At hooker PJ Marsh earns selection over a number of strong contenders. Creative out of dummy half thanks to his days as a halfback coming through the grades, Marsh was a superb front-on defender, who often smashed much bigger forwards back in their tracks. Like many hookers the club has used, Marsh didn’t stay in the role long enough but has his nose in front of other contenders like Jason Death, Robbie Mears, Ian Henderson, Hohaia or Nathan Friend.

    In the second row I’ve gone with the man dubbed the Michael Jordan of rugby league – Ali Lauitiiti, who for a short time may have been the best player in the world. His offloading, footwork and pure magical touch made him impossible to defend. He formed a dynamic left-side attack with Toopi – who not surprisingly features in this team alongside him. On the other side I’ve gone with the ever-reliable Simon Mannering. I’ve never understood the criticism that Mannering has attracted at times. He works very hard, always does his job to a high standard and cleans up the mess others have made so often. Incredibly strong and very resilient, there is no surprise why he has won the club’s player of the year award more than any other. Mannering would also be my captain. No player other than Wiki has commanded the same respect from teammates or opponents like Mannering has. Michael Luck once described Mannering as the best player he has ever played with and this from a guy who lined up alongside Johnathan Thurston numerous times.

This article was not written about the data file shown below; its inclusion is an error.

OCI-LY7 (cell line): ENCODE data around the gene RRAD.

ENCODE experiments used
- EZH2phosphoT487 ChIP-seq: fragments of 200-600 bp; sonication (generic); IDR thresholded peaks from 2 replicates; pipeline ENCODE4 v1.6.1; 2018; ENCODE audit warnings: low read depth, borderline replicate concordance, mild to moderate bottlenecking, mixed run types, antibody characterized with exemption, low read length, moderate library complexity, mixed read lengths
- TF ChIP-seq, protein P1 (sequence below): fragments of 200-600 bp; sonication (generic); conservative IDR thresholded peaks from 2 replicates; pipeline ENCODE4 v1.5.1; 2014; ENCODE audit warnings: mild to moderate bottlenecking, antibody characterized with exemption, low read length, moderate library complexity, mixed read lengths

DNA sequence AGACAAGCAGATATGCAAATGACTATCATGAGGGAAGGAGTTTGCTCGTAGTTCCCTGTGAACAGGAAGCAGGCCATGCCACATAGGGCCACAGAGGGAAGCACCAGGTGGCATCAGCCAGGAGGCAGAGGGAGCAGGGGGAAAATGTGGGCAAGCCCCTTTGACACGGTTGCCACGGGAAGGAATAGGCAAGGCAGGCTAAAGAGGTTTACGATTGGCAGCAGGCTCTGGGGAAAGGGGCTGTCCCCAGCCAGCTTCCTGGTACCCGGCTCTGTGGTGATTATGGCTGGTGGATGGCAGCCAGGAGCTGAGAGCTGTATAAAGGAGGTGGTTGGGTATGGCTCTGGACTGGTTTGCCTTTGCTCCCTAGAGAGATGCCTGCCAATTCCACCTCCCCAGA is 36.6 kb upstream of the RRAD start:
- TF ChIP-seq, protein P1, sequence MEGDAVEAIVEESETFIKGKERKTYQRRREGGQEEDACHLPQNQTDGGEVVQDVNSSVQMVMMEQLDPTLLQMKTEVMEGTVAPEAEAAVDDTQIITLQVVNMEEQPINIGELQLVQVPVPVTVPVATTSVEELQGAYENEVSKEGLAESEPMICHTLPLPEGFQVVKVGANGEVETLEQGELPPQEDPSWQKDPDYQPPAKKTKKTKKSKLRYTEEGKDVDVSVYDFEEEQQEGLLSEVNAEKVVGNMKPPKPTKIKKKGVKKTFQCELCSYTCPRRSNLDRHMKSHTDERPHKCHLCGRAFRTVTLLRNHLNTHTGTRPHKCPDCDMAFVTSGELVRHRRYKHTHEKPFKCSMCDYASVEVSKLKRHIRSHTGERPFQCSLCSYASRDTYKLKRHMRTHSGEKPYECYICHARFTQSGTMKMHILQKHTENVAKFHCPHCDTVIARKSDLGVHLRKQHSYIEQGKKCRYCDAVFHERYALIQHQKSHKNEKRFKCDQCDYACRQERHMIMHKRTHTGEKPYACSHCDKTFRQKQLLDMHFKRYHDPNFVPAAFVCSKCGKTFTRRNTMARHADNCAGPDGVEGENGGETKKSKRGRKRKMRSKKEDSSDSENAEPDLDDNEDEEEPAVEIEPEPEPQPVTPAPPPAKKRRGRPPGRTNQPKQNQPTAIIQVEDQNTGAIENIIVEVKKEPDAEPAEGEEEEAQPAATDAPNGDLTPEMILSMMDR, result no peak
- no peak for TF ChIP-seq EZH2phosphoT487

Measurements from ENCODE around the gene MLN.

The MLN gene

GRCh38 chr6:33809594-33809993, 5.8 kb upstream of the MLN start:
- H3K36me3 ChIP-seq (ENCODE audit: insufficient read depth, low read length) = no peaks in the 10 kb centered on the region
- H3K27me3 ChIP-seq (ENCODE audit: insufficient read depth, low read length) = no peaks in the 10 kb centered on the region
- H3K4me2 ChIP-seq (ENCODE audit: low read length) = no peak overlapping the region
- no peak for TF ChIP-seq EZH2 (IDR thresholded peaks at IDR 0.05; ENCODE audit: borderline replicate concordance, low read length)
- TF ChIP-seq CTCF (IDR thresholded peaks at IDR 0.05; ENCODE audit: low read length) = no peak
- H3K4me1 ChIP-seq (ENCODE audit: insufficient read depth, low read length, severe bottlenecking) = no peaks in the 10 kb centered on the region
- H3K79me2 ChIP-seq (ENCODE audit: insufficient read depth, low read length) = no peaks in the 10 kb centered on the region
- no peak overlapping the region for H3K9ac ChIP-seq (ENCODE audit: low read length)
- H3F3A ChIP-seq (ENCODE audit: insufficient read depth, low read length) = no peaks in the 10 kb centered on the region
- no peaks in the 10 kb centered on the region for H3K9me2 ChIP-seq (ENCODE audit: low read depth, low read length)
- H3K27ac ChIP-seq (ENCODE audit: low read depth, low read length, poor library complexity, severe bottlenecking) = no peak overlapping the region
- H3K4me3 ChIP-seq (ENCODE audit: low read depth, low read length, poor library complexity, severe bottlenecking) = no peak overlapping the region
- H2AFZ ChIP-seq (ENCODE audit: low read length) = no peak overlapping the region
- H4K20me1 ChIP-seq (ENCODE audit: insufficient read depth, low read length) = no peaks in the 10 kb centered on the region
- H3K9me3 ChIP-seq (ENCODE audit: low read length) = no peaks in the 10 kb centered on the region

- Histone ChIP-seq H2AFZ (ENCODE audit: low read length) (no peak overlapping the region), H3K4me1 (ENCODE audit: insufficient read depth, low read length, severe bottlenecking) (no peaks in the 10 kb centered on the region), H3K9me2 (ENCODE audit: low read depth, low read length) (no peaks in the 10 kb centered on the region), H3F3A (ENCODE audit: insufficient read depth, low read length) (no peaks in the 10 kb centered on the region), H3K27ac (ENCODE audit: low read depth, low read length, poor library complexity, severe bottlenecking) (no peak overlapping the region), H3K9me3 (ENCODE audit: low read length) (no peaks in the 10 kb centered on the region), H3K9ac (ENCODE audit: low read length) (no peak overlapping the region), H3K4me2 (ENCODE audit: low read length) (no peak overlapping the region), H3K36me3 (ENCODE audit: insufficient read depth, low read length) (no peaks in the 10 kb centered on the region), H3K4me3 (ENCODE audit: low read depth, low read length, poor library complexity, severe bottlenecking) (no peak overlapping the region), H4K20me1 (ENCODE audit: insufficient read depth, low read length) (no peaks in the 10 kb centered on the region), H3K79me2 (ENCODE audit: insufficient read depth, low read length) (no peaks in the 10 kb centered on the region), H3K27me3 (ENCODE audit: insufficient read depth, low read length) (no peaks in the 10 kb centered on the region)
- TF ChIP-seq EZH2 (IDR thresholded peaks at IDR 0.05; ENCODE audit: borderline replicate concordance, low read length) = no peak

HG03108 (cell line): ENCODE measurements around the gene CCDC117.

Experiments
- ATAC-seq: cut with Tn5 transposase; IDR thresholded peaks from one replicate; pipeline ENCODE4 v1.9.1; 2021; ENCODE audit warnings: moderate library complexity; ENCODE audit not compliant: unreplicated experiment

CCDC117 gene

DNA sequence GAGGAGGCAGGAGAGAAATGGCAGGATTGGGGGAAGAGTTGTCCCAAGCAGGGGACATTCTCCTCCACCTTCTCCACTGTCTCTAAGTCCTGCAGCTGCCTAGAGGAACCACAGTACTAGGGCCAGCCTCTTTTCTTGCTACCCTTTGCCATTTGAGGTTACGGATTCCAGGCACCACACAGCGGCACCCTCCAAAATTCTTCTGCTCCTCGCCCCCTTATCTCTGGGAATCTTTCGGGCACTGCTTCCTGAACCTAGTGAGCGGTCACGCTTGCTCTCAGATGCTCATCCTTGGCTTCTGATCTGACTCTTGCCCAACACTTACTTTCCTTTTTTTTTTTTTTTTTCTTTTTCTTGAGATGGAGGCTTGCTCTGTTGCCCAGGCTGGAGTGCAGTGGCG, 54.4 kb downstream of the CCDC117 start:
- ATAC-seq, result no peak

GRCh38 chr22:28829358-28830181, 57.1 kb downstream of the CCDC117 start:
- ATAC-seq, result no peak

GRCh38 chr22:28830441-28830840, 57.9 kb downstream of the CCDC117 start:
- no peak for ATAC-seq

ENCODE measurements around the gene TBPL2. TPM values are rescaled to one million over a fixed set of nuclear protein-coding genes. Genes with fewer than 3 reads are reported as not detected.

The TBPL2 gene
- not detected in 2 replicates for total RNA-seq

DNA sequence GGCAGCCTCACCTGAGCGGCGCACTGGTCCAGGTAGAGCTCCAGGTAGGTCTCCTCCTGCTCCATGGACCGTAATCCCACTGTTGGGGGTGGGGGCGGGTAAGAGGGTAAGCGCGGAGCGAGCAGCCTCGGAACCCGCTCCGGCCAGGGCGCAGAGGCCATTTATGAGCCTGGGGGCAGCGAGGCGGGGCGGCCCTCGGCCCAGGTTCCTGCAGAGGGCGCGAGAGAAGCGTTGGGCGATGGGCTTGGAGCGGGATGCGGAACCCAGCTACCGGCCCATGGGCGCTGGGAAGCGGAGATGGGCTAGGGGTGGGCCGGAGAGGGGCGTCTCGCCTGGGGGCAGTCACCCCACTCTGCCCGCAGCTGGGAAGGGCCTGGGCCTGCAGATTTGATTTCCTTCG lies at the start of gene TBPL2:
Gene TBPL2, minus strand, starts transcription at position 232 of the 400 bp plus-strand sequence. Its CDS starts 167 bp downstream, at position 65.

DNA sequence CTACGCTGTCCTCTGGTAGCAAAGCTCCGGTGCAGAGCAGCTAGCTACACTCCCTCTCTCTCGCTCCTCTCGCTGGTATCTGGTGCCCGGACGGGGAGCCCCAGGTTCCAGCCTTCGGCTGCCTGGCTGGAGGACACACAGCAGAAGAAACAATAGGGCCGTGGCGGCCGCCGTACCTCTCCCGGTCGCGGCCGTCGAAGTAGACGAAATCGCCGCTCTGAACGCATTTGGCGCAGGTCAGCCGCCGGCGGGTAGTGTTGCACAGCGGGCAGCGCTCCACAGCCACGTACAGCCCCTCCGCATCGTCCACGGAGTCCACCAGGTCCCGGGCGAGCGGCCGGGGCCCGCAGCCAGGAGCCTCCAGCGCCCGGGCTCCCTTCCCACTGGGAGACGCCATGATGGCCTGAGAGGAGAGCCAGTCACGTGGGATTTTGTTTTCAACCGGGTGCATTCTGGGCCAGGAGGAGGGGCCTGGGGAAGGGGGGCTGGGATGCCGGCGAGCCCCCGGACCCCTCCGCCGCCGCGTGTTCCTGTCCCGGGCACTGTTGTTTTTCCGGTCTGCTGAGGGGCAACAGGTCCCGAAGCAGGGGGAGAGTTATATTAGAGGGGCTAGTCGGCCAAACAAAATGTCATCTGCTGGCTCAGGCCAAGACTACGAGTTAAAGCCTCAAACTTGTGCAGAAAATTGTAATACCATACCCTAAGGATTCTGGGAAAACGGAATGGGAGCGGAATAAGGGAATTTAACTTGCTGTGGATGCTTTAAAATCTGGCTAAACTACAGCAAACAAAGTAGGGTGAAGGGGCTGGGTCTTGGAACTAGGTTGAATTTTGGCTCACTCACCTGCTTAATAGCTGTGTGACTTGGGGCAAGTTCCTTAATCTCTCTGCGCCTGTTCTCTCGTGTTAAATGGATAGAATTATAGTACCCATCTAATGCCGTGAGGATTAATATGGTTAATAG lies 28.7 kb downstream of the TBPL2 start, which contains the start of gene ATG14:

I’ve capped off my side with Luck in the lock role. It was a tough choice between two tough as teak players that have stood out doing the hard yards over the years. Like Kevin Campion, Luck played through injury and pain and could be counted on to make tackle after tackle. He demanded the best out of those around him and it is no surprise the club’s performances fell away after his departure. He also provided a perfect lieutenant to Mannering who complemented his leadership skills.

    On the bench I’ve taken Ben Matulino narrowly over Jerry Seuseu. Maulino provides great go-forward, good work ethic and hits hard in defence. Stephen Kearney was terrific in the club’s early days and is another to provide leadership qualities while Campion edges out a great Warrior in Awen Guttenbeil. Hohaia gets the final bench spot thanks to his utility value and ability to make an impact off the bench.

    Anderson is my coach just from Cleary simply because the Warriors reached their pinnacle in 2002. Cleary probably had them play their most consistent football and is probably a better all-round coach but Anderson took over a club that was on its knees and turned them into the best side in the competition for a short period.

    About Author

    Play The Ball
    This article has been written by Dale Budge. Dale is a well known rugby league commentator and journalist, having covered the sport for over 10 years.

    Website : playtheball.co.nz
    Twitter : @playtheball